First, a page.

23rd April 2015
TRASH(That which remains / what we want to get rid of)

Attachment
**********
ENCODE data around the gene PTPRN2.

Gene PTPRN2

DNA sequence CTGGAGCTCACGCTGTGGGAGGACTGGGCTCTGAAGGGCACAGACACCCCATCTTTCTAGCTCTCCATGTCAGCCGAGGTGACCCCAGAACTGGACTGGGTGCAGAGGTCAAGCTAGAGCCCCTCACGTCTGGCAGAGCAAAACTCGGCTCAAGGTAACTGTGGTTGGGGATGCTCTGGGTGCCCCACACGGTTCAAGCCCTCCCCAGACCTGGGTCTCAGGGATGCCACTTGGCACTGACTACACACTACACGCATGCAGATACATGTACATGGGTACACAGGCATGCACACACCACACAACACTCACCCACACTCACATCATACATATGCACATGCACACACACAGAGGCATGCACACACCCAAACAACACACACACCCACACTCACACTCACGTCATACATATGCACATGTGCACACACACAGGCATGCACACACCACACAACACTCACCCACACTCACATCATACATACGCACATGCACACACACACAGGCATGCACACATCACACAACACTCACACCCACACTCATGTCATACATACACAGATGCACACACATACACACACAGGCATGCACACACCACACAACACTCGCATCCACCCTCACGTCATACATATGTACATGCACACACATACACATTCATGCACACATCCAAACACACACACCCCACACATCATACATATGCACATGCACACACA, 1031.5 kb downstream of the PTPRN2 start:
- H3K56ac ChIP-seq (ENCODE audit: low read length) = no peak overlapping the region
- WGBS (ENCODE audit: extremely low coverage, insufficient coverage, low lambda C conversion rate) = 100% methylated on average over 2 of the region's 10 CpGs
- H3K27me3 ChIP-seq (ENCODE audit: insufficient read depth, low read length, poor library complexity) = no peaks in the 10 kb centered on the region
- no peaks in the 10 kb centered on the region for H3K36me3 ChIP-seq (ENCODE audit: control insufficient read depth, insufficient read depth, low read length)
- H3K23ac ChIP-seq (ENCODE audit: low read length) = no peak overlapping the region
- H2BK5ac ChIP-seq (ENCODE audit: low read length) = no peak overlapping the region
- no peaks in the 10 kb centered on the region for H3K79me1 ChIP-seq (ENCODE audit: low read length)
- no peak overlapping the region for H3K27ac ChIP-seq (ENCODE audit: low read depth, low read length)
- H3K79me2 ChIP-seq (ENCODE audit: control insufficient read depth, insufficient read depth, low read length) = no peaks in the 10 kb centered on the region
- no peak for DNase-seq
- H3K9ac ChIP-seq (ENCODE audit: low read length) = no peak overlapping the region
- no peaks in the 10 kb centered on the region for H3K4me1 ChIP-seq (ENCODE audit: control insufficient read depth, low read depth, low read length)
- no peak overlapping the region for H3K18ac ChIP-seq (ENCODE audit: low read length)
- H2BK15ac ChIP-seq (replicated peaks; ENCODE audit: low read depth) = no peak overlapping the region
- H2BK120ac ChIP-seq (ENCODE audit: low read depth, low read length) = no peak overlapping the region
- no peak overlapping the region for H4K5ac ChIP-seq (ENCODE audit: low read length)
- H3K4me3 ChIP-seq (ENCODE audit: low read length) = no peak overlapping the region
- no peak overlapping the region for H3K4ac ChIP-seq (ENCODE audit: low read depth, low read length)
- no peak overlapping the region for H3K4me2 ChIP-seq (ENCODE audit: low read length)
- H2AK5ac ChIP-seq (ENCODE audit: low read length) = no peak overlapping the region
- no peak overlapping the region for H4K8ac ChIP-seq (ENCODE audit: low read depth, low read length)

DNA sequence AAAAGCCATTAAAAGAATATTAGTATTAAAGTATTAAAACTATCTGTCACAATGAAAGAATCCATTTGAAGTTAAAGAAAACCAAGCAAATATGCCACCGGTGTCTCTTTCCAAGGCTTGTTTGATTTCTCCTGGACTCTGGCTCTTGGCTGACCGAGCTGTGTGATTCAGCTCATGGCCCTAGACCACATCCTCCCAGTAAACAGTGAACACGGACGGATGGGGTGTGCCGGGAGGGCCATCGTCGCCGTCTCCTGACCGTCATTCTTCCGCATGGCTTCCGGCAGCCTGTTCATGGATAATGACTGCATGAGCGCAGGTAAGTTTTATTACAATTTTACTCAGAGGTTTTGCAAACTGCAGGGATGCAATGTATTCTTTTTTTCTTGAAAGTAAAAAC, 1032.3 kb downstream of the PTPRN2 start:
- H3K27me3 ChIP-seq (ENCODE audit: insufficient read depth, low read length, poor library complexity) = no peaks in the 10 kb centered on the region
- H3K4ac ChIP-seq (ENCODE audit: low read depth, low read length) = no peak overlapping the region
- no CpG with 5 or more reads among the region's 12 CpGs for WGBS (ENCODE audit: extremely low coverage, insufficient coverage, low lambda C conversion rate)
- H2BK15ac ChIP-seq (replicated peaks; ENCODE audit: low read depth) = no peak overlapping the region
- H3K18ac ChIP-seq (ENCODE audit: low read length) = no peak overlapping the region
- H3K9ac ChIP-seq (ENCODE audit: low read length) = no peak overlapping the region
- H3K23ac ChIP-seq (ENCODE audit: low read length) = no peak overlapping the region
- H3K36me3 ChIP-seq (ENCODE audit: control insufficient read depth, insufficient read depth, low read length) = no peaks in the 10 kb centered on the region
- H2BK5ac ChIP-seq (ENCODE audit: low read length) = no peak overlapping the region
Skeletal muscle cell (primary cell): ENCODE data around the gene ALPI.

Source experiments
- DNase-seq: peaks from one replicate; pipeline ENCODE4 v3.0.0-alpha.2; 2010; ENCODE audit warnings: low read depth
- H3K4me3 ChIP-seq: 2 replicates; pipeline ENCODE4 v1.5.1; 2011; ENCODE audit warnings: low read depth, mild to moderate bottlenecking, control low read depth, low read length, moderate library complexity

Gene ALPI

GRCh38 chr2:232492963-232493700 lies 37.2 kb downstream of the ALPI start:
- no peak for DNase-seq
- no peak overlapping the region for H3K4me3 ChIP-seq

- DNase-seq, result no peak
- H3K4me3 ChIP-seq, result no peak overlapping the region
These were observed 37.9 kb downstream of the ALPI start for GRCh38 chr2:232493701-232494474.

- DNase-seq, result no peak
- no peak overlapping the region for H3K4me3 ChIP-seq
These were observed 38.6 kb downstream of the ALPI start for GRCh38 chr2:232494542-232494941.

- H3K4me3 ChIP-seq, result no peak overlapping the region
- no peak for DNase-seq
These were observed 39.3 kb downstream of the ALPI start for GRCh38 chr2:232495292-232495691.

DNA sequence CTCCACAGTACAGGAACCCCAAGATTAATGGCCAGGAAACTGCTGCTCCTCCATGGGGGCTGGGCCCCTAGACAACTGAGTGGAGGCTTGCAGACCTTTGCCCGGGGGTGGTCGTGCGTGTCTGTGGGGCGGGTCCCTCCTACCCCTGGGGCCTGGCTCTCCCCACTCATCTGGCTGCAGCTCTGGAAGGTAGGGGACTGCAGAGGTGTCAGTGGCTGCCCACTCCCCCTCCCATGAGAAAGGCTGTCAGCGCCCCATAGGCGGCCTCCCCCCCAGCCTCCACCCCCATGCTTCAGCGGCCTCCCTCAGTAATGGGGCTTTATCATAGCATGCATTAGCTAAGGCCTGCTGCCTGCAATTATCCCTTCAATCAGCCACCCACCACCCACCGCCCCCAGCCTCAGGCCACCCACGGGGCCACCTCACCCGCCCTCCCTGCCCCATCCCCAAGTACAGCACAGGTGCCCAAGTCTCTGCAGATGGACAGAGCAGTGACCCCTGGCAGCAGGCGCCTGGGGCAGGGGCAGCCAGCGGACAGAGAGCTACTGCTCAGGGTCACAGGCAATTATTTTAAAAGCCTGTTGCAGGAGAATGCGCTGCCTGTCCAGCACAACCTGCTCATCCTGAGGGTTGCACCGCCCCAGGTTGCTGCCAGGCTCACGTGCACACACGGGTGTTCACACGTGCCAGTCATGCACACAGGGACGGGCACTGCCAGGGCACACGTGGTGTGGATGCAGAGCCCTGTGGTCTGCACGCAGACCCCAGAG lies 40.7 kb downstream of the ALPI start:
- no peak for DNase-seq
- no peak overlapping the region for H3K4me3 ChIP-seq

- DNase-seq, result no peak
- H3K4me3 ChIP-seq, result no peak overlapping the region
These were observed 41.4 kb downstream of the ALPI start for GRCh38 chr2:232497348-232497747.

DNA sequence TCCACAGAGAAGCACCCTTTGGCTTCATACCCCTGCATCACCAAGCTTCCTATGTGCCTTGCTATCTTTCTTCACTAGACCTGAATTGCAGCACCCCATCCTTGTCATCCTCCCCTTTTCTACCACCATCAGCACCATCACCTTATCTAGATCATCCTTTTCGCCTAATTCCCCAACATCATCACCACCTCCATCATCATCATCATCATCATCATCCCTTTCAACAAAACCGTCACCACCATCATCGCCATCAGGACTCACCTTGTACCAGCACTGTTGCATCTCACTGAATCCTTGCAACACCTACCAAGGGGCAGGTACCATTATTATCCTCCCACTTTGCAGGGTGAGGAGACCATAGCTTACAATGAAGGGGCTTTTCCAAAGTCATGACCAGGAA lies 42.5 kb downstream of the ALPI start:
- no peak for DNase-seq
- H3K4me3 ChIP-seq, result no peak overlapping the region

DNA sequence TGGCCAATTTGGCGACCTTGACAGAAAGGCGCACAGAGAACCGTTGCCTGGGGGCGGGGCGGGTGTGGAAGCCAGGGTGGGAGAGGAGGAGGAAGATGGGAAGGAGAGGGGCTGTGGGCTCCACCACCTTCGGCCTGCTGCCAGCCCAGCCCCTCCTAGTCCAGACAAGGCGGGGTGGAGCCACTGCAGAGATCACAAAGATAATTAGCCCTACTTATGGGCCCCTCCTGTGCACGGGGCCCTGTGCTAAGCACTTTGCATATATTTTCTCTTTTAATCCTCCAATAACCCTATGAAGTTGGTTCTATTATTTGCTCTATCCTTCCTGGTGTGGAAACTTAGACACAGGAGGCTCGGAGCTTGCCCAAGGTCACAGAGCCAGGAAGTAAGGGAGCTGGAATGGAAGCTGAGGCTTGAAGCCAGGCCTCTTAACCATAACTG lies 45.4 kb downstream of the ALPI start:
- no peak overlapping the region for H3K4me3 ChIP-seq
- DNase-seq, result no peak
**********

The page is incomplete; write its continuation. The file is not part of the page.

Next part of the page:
Invited by Eastmen Gallery, artist Koen van den Broek curated the group exhibition TRASH. We see seven artists showing us various engagements to the creation of an image. The title TRASH indicates possible connections.Van den Broek prefers artists with “a problem”. TRASH is about decay and about how we as humans brace ourselves against it. How do we look at this and especially: what do we look at when we look away? This question is also brought up in the work of Koen van den Broek.For centuries, the vanitas image has resonated with the human reflex to claim to eternity. So vanitas (vanity) illustrates a problem of handling what is not there or things that will disappear. The contemporary vanitas paintings of Cindy Wright (1972) look razor sharp and photorealistic from a distance but when we approach them they become more abstract and we see the gestural brushstrokes. She uses this known balancing act between abstraction (technique) and figuration (depiction), between affirmation and denial to achieve a constructed objective approach to the transient. This balancing act may be exemplary for the way in which painting, and art in general, keeps organically evolving: shifting between opposites, between significance and total insignificance. Such criteria may also lend us coordinates when looking at the abstract paintings of Gommaar Gilliams (1982) who has exhibited here several times before. Again we see the game: we can recognize organic flowerlike shapes but the emphasis lies on the indescribable and on the abstract process of painting. A process that, by the way, seems endless because for Gilliams a painting is never really finished.?Katrien Claes (1989) shows a whole different way of redefining the value of an image. She starts with drawings of architectural details from her environment and processes these drawings into geometrically abstract patterns. She cuts these out in cheap materials like aluminum foil or linoleum. Referring to the twentieth century she manages to create paintings that escape the flat surface and that also question object value.Contrasting with these rigid abstractions is the work of the Irish artist David O’Kane (1985). In his intriguing works we often see isolated figures, surrounded by empty space or an environment in decay. These figures are usually blindfolded or we only see the back of their head. Other times they are occupied in enigmatic actions. O’Kane formulates a transition point between mystification and demystification and he confronts the viewer with the limitations of pictorial meaning. The constructed situations provoke the viewer to enter a semantic labyrinth. Sometimes we can be reminded of how René Magritte expresses a certain condition humaine, which can be metaphorical for looking at an image. After all, mystery exists by the absence of answers, by not seeing.Wim Van der Celen (1983) also explores areas between seeing and not seeing. Out of studies that included painting ‘after-images’, light spots on the retina, he constructs abstract looking images. The great diversity these subtle paintings can show reveals an apparent “indifference” towards the painted image.Someone who also persistently refuses to allow predictability or unambiguousness in his work is Peter Weidenbaum (1968). He shows us a painting from an exceedingly strong series of archetypical, neo symbolist portraits he is currently working on. He claims to paint in reaction to the dictatorship of reality.?Daan Gielis (1988) also delivered a striking contribution. And that’s not just because he’s the only one showing sculptural work. He consciously rejects all aesthetics of decline or decay in his artistic practice. He poses that every form of removal or decline is additive. So, in a way, he also expresses an inability to escape. He does so without declaring an existential crisis but, for instance, with the taunting letter sculpture “We’re in Miami bitch”.